Kriegerin (Combat Girls). Behold, a German social drama that can. I'm still unsure whether the main character's actions and her change of mind are unbelievable (and this, they are) for being entirely contrived or only for being so far from my frame of reference. For now, I'm leaning towards the former, as one of the supporting roles - the young Afghan refugee - is behaving even odder. Alina Levshin's acting is excellent, and she stands out, but that is all the more remarkable considering the fact that everyone else of the large cast is doing very well already. 7/10

La Piel Que Habito (The Skin I Live In) (DVD release). Much more than revisiting Dr. Frankenstein. In an equally disturbing and fascinating movie, director Pedro Almodóvar once again questions gender and identity and manages to spur his lead Antonio Banderas to a performance not seen from him before. His menacing portrayal of a monomaniac beauty surgeon driven by loss and calculating vengeance evokes a horror which is only heightened by the sterile set design and the stark cinematography. That the comparisons with Hitchcock are justified points to the simple truth that this is Almodóvars best endeavour so far. 9/10

Midnight In Paris (DVD release). I suspect Woody Allen bases all of his characters on people he knows, and in this movie, he does it with people we all know, or think we know. It's the screen realization of a thought experiment most must have had at some point and that, it's got to be said, is much more than only half the film's appeal. Lots of chuckles and geeky smiles will be earned on account of it being so clever and witty, but it solely relies on parading (a lot of) personae of the 1920's behaving in ways we expect them to. In contrast, the only fully fictional character that stays with us throughout the entire length - an unwitting Hollywood hack writer in search of inspiration and in need of guidance, fittingly cast with Owen Wilson - is of fairly flat design. This is not to say "Midnight In Paris" is any way terrible or unloveable. It's just terribly easy to love (and oh dear, I do). 8/10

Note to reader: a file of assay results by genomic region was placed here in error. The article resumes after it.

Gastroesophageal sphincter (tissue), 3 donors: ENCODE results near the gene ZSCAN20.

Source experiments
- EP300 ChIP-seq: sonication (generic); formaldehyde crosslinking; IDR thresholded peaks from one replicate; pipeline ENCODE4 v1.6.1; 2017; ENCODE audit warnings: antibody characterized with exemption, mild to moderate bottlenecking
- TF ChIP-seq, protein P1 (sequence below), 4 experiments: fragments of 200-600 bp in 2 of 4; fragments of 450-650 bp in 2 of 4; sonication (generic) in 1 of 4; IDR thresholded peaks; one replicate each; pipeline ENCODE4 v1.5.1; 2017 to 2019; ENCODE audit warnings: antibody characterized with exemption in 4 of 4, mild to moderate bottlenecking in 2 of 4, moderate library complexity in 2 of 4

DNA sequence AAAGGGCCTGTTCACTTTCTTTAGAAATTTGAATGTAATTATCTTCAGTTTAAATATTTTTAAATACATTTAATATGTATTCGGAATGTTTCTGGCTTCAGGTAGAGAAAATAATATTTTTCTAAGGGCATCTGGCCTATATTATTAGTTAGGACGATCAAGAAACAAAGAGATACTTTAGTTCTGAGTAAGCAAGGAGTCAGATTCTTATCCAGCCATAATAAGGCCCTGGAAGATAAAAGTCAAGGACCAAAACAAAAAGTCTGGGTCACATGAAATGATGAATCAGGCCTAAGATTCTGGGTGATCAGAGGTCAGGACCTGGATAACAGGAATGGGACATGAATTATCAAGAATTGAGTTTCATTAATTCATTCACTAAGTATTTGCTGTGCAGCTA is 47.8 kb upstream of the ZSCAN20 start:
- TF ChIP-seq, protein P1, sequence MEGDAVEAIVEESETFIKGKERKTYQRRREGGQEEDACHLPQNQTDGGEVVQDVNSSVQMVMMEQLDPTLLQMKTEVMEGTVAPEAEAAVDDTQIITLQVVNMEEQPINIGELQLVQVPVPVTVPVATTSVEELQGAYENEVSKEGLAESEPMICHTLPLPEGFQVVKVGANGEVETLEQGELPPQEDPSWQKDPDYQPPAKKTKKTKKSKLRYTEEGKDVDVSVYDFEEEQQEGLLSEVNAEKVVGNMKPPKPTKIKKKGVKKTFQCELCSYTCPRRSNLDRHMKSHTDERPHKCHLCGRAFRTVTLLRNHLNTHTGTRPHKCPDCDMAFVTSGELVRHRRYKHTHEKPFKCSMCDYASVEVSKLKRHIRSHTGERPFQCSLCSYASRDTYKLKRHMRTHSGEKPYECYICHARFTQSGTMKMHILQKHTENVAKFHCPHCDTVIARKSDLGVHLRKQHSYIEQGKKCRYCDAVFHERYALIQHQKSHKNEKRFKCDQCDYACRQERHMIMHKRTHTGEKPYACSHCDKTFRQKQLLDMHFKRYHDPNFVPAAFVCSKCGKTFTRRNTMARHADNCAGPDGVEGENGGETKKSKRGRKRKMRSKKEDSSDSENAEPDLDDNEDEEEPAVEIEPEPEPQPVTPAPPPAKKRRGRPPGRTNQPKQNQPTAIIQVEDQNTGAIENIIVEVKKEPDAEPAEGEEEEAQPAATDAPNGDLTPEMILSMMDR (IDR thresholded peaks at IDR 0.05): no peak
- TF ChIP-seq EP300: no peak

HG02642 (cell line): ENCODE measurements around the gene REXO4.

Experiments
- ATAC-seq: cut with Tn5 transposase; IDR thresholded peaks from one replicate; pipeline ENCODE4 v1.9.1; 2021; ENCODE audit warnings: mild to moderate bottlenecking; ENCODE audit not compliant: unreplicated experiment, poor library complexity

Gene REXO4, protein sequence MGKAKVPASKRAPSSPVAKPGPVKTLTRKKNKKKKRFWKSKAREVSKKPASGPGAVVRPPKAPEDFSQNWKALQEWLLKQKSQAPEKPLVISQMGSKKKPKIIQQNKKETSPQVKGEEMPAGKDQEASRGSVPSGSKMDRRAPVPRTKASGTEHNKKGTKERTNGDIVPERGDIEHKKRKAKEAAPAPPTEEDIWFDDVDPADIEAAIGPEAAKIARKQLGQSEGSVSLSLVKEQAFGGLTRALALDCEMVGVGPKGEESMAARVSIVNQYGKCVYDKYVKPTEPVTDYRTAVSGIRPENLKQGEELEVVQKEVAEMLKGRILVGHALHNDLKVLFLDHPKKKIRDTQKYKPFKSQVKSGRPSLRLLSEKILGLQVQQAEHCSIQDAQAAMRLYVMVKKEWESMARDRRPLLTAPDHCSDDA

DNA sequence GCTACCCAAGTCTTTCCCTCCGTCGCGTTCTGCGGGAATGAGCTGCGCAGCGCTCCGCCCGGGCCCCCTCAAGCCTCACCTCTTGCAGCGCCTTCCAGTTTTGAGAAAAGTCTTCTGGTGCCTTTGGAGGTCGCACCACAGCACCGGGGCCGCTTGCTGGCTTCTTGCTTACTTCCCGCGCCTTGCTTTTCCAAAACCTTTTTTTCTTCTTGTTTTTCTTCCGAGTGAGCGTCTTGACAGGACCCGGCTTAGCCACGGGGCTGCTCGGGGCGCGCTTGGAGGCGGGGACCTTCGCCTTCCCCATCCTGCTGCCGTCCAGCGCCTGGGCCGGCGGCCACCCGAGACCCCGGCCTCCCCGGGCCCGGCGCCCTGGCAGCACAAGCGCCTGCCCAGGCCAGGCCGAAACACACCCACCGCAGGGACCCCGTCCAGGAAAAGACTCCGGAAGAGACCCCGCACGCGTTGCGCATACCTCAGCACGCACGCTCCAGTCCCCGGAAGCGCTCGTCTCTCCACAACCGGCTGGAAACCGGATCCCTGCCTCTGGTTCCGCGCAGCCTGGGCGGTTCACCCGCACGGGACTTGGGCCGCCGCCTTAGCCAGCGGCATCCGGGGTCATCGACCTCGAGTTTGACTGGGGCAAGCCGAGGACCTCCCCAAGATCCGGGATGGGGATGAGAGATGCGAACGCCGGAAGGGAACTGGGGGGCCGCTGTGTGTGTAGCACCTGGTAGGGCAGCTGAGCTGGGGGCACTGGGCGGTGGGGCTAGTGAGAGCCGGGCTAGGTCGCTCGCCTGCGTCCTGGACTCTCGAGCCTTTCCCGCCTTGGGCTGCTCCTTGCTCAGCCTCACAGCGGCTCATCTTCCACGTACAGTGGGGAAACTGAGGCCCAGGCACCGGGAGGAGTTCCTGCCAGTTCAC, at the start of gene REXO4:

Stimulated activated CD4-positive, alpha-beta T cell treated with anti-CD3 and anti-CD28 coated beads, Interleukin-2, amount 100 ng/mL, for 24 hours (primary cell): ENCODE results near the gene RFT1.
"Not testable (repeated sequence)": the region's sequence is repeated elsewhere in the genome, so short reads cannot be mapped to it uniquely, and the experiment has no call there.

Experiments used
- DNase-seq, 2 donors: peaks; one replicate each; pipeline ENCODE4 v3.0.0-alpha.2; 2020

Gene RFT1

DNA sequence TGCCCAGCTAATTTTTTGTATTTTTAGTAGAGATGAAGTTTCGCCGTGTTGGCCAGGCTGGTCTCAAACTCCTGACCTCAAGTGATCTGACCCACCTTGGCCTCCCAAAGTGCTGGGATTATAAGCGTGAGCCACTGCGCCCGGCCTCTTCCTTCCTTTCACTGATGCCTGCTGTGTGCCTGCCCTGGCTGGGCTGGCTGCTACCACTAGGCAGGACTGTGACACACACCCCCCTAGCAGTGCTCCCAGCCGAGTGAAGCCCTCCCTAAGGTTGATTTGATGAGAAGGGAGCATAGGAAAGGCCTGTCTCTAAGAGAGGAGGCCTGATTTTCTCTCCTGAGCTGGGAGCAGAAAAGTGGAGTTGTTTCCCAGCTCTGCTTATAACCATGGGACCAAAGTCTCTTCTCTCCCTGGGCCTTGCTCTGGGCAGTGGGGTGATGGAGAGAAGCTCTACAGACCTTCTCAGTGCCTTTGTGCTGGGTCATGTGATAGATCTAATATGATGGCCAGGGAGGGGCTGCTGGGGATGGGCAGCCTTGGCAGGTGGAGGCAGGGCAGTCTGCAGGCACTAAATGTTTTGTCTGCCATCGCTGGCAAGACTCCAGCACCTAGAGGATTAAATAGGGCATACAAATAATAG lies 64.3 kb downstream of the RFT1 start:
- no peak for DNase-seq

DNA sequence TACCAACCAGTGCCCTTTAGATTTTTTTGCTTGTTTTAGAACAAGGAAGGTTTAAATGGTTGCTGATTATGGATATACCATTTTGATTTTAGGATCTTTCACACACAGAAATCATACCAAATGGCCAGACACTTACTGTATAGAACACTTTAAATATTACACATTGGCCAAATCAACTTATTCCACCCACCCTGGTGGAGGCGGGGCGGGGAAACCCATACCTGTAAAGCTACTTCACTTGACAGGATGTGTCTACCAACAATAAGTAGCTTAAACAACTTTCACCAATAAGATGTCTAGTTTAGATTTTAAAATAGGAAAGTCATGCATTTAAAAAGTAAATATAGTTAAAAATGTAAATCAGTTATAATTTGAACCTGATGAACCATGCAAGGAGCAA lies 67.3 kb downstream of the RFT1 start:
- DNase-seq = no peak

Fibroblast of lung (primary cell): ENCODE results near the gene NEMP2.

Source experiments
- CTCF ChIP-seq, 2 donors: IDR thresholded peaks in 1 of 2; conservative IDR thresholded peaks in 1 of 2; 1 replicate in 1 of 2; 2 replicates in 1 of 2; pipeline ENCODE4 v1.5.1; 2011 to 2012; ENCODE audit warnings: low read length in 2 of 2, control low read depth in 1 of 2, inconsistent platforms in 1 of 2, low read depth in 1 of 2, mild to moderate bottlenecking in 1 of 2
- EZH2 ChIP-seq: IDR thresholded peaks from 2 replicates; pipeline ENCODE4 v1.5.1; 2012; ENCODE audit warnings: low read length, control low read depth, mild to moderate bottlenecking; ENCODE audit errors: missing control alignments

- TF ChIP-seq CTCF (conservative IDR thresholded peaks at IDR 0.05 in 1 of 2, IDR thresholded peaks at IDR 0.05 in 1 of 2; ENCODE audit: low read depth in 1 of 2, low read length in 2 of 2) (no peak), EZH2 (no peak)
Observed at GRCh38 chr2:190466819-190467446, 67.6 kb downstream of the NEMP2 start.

The Ides Of March. Now, I like George Clooney as much as everyone else, but everything in this movie, including the resolution, is entirely predictable for the sole fact that everything in this movie is made by, includes and is about him. While his political movie-making does not lend itself to surprises, it still is, for the most part, rock-solid. And who else but him could have done as he has in Hollywood throughout what now must be the better part of a decade now? The great cast (Philip Seymour Hoffman and Paul Giamatti standing out) manages to soften the few crafting flaws there are (the characters aren't fully convincing, particularly the young naive - or is it calculating? no one in the production seemed to be sure - intern is off) and is a good enough reason to watch this movie in itself. 7/10

Previous months of movies: January, February (no post).